The new federal indictment accusing Baltimore’s top prosecutor of committing perjury and making false statements on a COVID-19 loan application is the culmination of a failed investigation that was partially rooted in racism from political operatives desperate to make any charges stick, an attorney representing Marilyn Mosby suggested while responding to the allegations.
Mosby, the 41-year-old Baltimore State’s Attorney, was on Thursday hit with four felony counts related to allegations centered on a withdrawal from her own retirement fund in 2020. The exact language of the indictment alleges that Mosby “willfully and knowingly” lied about experiencing “adverse financial consequences stemming from the Coronavirus” and that she intentionally lied on a loan application because she was in arrears to the IRS.
Specifically, Mosby is accused of taking out $40,000 from her 401K because she had a financial hardship because of the pandemic. The Baltimore Sun reported that Mosby earned a $10,000 pay raise that year for an annual salary of $248,000. After she got $36,000, Mosby used it for a down payment on a property in Florida that she said would be a second home in an effort to lower interest rates, the indictment claims.
But Mosby’s lawyer responded to the indictment on Thursday by claiming his client is not guilty of any of the charges and said the federal investigation fell well short of its intended target. He also repeated claims that the indictment was the result of a political witch hunt.
“I remain confident that once all the evidence is presented, that [Mosby] will prevail against these bogus charges — charges that are rooted in personal, political and racial animus five months from her election,” attorney A. Scott Bolden said in part.
Bolden did not expound on the “racial” element. Mosby’s indictment was announced by U.S. Attorney of Maryland Erek L. Barron, the state’s first Black lead federal prosecutor who, like Mosby, is a Democrat.
Bolden added later that the charges are “more telling for what is not in the indictment, rather than what is in there.” He said the indictment “in connection to her borrowing from her own 401K and borrowing to purchase her home(s) is a far cry from criminal tax evasion and related charges that were at the heart of this federal investigation.”
Mosby “never lied” about any of that, Bolden continued, and said the U.S. Attorney’s Office for Maryland — which is overseeing the case — was not forthcoming in its investigation because “they conspired to wrongfully indict my client on non-tax related charges.”
Bolden went on to suggest that such a criminal investigation meant the feds “were not interested in the truth or exculpatory evidence or justice, but rather only concerned with obtaining an indictment and bringing false charges … at all or any costs.”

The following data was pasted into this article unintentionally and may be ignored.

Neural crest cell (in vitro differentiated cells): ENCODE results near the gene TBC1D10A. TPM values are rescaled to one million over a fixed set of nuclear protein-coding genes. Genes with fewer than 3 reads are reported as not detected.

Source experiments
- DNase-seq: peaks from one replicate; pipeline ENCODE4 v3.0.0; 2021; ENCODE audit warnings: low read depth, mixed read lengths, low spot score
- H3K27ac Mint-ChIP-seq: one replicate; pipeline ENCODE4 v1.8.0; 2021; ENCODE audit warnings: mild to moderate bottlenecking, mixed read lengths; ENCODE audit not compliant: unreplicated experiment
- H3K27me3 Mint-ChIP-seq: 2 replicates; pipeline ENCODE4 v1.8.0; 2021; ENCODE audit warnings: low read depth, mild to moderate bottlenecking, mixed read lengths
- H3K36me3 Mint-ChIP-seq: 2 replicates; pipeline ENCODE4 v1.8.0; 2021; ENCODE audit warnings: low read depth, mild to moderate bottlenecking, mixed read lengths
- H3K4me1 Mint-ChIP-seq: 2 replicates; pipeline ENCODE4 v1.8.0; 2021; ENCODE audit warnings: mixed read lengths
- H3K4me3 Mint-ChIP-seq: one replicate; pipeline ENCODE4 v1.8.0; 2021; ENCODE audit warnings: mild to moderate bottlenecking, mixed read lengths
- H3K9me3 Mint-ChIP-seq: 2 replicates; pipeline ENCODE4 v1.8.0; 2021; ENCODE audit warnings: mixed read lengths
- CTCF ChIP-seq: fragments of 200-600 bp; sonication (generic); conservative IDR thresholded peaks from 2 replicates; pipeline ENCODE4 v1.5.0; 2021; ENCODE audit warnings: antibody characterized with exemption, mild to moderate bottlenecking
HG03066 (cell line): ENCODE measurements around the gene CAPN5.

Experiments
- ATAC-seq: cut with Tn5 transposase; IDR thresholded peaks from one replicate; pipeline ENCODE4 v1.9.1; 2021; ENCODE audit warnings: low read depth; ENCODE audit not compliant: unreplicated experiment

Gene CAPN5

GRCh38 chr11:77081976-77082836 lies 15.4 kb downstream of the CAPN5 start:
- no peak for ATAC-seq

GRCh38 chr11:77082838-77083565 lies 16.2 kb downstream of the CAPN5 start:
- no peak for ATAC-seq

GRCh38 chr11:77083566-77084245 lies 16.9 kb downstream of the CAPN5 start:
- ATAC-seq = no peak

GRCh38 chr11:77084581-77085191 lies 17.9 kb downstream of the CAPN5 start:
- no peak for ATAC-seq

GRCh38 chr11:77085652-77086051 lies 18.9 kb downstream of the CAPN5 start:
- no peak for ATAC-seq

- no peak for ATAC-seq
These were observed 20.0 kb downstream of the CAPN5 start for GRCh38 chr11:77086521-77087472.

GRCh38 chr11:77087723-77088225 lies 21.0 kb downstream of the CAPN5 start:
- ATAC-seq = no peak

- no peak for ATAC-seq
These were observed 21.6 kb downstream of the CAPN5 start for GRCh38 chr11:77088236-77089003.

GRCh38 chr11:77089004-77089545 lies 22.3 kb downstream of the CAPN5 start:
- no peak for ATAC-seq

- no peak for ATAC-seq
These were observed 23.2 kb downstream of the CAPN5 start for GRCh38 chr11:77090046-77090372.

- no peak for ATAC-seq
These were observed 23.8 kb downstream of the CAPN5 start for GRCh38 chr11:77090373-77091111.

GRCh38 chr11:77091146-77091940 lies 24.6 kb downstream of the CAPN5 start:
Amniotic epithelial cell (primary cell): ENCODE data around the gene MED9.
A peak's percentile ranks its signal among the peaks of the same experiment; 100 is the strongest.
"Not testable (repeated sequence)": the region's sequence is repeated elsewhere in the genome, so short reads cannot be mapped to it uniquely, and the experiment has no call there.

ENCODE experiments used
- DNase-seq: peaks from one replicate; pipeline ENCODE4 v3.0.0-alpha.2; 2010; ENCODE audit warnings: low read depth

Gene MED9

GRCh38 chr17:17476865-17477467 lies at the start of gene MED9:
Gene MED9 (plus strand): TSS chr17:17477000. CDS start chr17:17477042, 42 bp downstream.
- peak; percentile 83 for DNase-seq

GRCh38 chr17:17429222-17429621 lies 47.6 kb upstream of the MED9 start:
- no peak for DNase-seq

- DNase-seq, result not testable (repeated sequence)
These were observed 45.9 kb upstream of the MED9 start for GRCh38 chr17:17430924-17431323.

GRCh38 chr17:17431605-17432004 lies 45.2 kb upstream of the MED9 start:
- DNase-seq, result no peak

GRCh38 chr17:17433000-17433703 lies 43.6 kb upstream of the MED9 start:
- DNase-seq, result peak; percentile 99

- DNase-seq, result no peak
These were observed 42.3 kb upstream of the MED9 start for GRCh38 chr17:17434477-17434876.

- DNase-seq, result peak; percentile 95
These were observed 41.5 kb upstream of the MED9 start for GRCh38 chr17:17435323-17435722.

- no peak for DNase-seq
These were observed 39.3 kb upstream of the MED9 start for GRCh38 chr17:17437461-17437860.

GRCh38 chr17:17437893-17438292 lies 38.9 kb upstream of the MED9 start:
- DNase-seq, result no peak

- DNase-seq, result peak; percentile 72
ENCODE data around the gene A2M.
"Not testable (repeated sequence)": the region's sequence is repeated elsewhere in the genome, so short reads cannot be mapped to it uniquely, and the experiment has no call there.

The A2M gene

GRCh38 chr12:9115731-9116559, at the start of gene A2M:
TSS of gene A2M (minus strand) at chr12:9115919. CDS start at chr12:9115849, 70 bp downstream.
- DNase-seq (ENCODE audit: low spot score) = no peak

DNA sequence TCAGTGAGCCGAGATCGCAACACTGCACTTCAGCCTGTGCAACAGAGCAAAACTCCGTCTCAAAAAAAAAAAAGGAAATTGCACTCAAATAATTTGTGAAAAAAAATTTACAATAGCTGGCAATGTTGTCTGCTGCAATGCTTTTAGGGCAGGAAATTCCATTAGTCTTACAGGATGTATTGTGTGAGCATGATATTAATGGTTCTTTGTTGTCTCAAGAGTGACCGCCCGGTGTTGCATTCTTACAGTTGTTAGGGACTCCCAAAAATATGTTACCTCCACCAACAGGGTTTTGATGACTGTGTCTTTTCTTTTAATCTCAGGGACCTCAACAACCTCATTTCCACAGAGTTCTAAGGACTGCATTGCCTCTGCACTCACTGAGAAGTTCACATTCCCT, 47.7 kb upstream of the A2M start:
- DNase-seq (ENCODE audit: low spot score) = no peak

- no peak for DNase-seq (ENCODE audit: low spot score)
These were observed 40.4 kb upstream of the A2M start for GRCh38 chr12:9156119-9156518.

The federal investigation began last year and was initially focused on Mosby and her husband, Baltimore City Council President Nick Mosby, for potential campaign finance violations. At the time back in March of 2021, it was reported that subpoenas were being issued for the couple’s financial information and an investigation into their alleged link to city churches.
In particular, Union Baptist Church in Baltimore was subpoenaed and its lawyer said at the time that investigators wanted to know how much money the Mosbys give to the house of worship.
“I spend more monthly at Starbucks than the Mosby’s gave during the time period,” said Robert Fulton Dashiell, the attorney representing the Mosbys back then, adding that the total was less than $200.
Around the same time, an independent news outlet called Baltimore Brew published a report claiming state’s attorney Mosby “paid $11,000 to a Washington law firm that acted on [her] personal behalf, which is a prohibited practice under Maryland election law.”
It remains unclear if that report was associated with the federal investigation that resulted in Mosby’s indictment this week.
There have been a number of previous instances where the Mosbys found their actions under heightened scrutiny, including suspicions of campaign finance violations when it came to receiving gifts, paying taxes and traveling, for example. However, none of the accusations have ever been proven.
Mosby first rose to national prominence during the uproar over the in-custody death of Freddie Gray, a Black man who was arrested in Baltimore for possession of a penknife in 2015. He died in transport under questionable circumstances. Mosby called for the indictment of six city cops but ultimately dropped the charges against the remaining three officers involved. Mosby faced tough criticism after the three other officers involved were found not guilty.
Mosby called for system reform after the failure to find any criminal involvement in Gray’s death.
“We know that Freddie Gray did not kill himself,” she said at the time and stood by the medical examiner’s determination his death was a homicide.
Gray’s stepfather said he was upset about the case’s outcome but still thanked Mosby and said he was “proud” to have her represent the case.
This is a developing story that will be updated as additional information becomes available.